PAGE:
China beckons

May 5, 2010
| By Pete Daly |
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With its sales growing fastest in China, it was probably inevitable that Amway Corp. would move some production there.

Last week, the direct-sales giant announced it will be moving several production lines to Europe and Asia over the next three years, with a net loss of about 50 Amway jobs in West Michigan. It will also be closing its Lakewood, Cal., facility, with the loss of about 150 jobs there.

For 2009, Amway reported $8.4 billion in sales, “and more than 80 percent of that took place outside of the United States. That’s a big change from 20 years ago when we designed our supply chain,” said Amway spokesperson Rob Zeiger.

Last week’s announcement focused on “our attempts to get our supply chain aligned with where our customers are,” he added. “China is our largest market and has been since 2003, I believe. We’re the No. 1 direct seller in China and one of the best known American brands” there.

According to the announcement, most of its production of consumer air treatment and water treatment products will move to Asia by 2013, “where the vast majority of those products are sold. Similarly, production of some home care products will shift closer to high-demand markets in Europe and Asia.”

The changes over the next three years are expected to eliminate 100 existing jobs in West Michigan, but some of the production that will end in California will be brought to the Ada facilities, for a net job loss here of 50.

Zeiger said the company expects normal attrition and voluntary retirements over the next three years will “minimize any involuntary job loss from this. We should have enough people retire that most of the affected workers are going to have a position available to them here at Amway. ... And during that period, we’re also adding 50 new production jobs to Ada, bringing them in from a California operation.”

“As part of our long-term strategy, we are moving some production closer to customers to cut supply times and significantly reduce shipping-related costs. Some of these steps are difficult, but they will help us drive long-term growth and sustain existing jobs in all our markets,” said Amway chairman Steve Van Andel.

The company’s Spaulding Avenue facility near Ada, underused since catalog sales and fulfillment operations were discontinued in 2009, will close in 2011. Employees will relocate to the main campus.

Some of the other production jobs Amway will eliminate in Lakeview will move to the Buena Park, Cal., facility and to Amway organic farms in Washington State, Mexico and Brazil.

“Changes that affect jobs are always difficult, even when they are done to make our company more competitive,” said Amway president Doug DeVos. “Saying good-bye to long-time friends and colleagues who have been with us through good and tough times is especially painful. We will do all we can during these changes to provide support to affected employees. We owe them our thanks for helping build a strong Amway over the years.”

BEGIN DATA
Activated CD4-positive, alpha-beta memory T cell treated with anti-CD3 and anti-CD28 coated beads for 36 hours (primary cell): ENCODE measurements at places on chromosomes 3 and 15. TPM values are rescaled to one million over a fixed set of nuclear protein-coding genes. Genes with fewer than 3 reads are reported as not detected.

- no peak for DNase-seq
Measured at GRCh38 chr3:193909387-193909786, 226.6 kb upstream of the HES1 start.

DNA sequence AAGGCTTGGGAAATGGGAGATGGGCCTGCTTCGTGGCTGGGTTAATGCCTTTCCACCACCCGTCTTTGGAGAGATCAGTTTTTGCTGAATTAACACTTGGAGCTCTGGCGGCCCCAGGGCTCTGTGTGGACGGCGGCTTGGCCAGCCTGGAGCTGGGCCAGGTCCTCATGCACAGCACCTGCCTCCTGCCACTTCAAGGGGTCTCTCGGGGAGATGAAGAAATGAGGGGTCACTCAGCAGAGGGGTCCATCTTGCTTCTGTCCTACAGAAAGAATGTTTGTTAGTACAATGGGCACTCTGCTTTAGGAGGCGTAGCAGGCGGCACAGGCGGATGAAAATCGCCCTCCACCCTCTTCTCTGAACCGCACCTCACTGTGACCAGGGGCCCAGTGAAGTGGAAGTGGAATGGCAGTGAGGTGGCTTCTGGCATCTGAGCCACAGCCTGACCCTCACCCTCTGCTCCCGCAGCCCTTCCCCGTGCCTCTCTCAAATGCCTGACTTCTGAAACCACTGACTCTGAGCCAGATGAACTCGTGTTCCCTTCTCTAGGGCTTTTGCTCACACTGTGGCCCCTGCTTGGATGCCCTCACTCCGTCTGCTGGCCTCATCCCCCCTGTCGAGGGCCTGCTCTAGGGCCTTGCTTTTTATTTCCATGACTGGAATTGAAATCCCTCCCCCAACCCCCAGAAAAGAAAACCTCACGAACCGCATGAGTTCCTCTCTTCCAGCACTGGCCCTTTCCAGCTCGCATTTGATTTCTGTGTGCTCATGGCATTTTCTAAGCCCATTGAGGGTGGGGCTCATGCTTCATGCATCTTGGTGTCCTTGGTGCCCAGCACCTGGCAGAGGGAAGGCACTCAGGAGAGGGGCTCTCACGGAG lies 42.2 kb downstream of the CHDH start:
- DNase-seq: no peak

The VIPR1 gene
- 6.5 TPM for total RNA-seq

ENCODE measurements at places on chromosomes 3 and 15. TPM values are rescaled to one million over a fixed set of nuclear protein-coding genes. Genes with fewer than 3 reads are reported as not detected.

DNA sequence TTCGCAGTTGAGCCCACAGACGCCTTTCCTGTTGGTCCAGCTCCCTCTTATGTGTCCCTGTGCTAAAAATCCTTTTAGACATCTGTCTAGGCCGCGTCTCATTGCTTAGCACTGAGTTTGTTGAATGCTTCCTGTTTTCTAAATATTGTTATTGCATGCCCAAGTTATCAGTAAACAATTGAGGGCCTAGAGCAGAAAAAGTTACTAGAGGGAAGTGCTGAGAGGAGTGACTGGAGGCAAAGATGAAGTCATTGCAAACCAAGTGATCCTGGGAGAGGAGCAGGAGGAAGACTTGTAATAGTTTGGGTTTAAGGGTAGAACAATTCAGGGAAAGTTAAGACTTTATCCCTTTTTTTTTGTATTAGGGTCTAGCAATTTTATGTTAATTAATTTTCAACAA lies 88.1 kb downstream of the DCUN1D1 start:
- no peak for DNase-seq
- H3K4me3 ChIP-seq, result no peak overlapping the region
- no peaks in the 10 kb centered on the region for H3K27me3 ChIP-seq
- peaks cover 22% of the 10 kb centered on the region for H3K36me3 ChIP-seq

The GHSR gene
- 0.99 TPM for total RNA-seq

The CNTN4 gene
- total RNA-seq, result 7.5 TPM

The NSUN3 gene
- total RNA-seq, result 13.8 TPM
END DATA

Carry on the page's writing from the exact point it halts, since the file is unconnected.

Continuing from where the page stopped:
Zeiger said Amway’s most successful products overseas are its Nutrilite nutrition supplements and Artistry cosmetics line. The two product lines are “uniformly our most popular everywhere in the world, including the U.S.,” said Zeiger.

He added that they do not sell a lot of the home care products and air/water treatment products in the U.S.

Zeiger said he believes that Amway has about 250,000 sales agents in China.

DeVos said at the Asian Gala 2010 in Grand Rapids in March that two-thirds of Amway’s business is concentrated in China, and he mentioned that the Chinese government requires Amway to sell its products in stores.

Amway has about 4,000 employees in West Michigan.

Zeiger said the Amway employee count for all of the U.S. is about 5,000. In China, he said, the Amway employee count is more than 5,000, “but that comes with a big asterisk,” he said, because it includes the people who work in more than 200 storefront facilities where people go to pick up their orders, complete transactions and hold Amway meetings.

“Most production workers are in the U.S.; most of the white collars are in the U.S.,” he said.

Most of the products Amway makes in China “are sold in China,” he said. “China is not a big source, at this point, of products for elsewhere in the world. We are largely shipping American products everywhere, and that will still be the case after this announcement.”

Amway’s business in China has averaged “double digit growth for most of the decade,” said Zeiger. Other markets that are growing rapidly are India, Southeast Asia and Russia.

“The U.S. market continues to meet its target for us,” said Zeiger. “Like a lot of established markets, we’re fighting hard for each point of market share, but we’re happy with how the U.S. business is.”

Amway announced earlier in April that it is now marketing a new line of products under the same brand as “Intelligence for Your Life,” a radio show starring John Tesh. Tesh, former co-host of "Entertainment Tonight," now has a syndicated talk show focused on suggestions and products to help people lead happier and healthier lives. Amway’s first Intelligence For Your Life products are healthy snacks, including Steel-Cut Oat Bars, Almond Nut Bars and Almond Clusters. The products are sold through Amway independent business owners and can be ordered online at intel4yourlife.com.

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